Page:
Ask Mary Jane, NCPSSM Contributor: Mary Jane Yarrington, Senior Policy Analyst

“Social Security is a Ponzi Scheme” …No it’s not.

Anyone who tells you Social Security is a Ponzi scheme either doesn't understand what a Ponzi scheme is or their mother’s didn’t teach them not to fib. This myth is a favorite of conservatives who just hate the idea of social insurance in general. The Social Security Administration has a good history describing why this is nonsense. But here’s my take on this myth.

A Ponzi scheme is that e-mail you receive inviting you to send a fancy guest towel to the top three names on a list and instructing you to cross off the first name, add your name and send the same e-mail to three others. Whoever starts the list likely will receive the towels, but ultimately, there is no one left to continue the chain. The final entrants won’t receive anything. The original Ponzi played the game with dollars but the principle is the same. He borrowed money from his first investors and paid them back with money obtained from subsequent investors. He quickly ran out of sufficient investors to keep his scheme going.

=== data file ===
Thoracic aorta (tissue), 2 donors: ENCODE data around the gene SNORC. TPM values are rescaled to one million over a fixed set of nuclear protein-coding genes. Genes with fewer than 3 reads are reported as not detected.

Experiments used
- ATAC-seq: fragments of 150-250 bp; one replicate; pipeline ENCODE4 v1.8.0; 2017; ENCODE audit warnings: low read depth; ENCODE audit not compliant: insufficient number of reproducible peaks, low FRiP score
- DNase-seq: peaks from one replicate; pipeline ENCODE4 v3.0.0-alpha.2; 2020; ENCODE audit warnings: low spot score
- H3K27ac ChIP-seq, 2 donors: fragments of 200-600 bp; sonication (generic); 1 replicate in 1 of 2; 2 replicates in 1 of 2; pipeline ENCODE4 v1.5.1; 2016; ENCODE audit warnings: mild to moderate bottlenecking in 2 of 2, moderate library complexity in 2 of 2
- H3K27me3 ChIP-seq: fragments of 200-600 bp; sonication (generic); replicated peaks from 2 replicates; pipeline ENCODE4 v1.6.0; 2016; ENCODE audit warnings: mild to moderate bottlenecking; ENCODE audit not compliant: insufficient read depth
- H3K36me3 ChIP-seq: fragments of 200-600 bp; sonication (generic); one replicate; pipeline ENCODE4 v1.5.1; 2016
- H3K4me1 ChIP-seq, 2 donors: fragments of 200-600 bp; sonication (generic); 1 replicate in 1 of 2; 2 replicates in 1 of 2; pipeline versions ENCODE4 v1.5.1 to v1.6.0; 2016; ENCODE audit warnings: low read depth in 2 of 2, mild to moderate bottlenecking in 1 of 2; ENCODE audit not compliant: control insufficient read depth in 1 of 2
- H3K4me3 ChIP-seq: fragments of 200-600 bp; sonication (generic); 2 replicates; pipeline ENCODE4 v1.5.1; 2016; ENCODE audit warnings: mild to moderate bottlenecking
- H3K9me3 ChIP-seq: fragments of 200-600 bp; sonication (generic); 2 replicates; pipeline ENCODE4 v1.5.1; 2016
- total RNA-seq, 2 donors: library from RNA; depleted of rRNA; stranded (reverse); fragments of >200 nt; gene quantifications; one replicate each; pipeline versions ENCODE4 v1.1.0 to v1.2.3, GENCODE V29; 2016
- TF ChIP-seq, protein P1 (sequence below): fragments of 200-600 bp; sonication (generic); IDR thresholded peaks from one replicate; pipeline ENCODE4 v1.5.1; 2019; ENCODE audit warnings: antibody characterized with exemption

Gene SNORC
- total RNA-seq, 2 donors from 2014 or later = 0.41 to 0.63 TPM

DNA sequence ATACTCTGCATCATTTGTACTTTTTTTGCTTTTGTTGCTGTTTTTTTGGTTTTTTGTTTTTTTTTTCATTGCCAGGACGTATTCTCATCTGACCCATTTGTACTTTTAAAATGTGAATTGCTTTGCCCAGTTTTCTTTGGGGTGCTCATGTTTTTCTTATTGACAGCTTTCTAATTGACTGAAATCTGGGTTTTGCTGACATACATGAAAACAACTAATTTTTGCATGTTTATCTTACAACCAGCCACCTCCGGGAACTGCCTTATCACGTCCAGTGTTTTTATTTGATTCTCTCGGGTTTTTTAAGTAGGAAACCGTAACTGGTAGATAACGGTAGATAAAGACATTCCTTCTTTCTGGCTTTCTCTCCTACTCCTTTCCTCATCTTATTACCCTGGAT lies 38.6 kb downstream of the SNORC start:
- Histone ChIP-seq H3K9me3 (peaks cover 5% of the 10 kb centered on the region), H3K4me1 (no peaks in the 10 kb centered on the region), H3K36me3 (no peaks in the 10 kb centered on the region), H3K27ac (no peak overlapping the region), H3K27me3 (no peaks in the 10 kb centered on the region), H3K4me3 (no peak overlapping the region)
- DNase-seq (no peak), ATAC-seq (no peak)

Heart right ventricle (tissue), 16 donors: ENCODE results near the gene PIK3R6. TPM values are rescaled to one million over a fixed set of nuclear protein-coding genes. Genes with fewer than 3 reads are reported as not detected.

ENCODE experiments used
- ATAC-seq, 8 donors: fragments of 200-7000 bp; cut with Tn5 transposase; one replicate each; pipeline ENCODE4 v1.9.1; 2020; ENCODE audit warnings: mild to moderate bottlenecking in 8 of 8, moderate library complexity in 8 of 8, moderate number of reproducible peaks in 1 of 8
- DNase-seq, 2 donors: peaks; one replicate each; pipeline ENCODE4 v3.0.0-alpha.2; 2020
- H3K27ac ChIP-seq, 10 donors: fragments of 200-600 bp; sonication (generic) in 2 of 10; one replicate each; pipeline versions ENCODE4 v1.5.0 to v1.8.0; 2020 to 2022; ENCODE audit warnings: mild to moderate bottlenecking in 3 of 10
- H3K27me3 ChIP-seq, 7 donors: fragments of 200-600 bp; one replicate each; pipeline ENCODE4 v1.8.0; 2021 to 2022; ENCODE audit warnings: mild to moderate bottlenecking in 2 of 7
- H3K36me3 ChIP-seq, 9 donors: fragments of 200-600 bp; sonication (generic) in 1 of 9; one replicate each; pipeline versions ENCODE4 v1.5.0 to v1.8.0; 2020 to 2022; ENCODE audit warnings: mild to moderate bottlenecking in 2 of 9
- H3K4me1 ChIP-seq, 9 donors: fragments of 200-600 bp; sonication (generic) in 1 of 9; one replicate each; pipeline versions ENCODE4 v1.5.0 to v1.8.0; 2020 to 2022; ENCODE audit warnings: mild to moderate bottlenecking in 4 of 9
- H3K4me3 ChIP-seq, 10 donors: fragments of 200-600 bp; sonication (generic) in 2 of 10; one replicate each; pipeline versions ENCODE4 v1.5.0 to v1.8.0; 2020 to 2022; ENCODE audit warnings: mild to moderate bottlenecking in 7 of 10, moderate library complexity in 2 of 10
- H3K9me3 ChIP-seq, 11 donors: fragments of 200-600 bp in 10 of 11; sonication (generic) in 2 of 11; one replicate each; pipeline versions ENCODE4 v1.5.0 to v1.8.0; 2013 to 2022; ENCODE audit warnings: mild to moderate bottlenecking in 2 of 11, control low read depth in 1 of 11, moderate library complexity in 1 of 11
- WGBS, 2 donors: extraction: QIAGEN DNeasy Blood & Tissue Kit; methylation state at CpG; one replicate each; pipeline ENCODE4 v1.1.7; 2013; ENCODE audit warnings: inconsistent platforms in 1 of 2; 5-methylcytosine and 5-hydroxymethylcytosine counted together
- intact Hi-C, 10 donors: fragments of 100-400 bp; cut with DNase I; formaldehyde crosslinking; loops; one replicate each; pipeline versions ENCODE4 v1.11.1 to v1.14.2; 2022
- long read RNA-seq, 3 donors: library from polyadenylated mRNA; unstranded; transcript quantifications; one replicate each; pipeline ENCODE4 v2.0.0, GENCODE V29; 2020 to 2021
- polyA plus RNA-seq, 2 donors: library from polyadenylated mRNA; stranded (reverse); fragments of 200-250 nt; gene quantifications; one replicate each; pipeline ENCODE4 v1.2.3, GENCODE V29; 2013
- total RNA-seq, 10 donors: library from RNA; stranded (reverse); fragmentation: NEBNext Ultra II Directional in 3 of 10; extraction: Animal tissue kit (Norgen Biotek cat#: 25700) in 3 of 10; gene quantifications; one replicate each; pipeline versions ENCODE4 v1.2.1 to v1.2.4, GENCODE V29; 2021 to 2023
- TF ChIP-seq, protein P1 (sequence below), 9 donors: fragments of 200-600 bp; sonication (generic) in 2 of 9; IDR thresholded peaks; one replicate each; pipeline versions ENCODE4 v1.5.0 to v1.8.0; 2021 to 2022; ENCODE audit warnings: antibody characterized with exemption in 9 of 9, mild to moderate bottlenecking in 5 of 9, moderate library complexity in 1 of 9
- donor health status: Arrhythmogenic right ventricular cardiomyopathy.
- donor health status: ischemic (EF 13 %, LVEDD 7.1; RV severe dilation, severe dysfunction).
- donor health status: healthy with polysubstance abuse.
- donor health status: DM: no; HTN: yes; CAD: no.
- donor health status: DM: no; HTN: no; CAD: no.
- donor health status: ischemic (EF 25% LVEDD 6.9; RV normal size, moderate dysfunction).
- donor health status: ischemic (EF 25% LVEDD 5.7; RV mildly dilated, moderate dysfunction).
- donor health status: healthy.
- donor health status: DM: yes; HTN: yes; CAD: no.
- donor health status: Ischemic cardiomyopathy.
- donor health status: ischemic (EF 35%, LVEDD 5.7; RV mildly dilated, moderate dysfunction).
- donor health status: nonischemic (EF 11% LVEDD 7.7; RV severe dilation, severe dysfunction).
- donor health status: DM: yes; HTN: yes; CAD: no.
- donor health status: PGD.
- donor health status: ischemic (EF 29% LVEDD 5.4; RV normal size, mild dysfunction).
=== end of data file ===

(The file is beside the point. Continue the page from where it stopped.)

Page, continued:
Social Security is not a Ponzi scheme. Social Security is a pay-as-you-go system with the contributions of today’s workers going to today’s retirees or into the reserve to pay benefits to future retirees. The ratio of workers to retirees has changed over time, but unless this nation allows the system to be abolished, there will never be a time of no workers paying into the system. The most recent report of the Social Security Board of Trustees forecasts that even with no changes in the system, reserves will last through 2041 and even after that, 75% of promised benefits could be paid with incoming payroll taxes.

And don’t give any credence to the nonsensical comparison that in 1940 there were 40 workers to each retiree and today it is only three to one. Of course, there were fewer beneficiaries. 1940 was the first year a benefit was paid so millions of then-retired workers didn’t have the opportunity to contribute payroll taxes and earn benefits. Many of those ineligible for benefits in 1940 then relied on public assistance or their children to survive their retirement years. Hardly the “good old days” those who hate Social Security should be so eager for us to return to.

Do you have questions about Social Security? If so, feel free to drop me an email at Ask Mary Jane.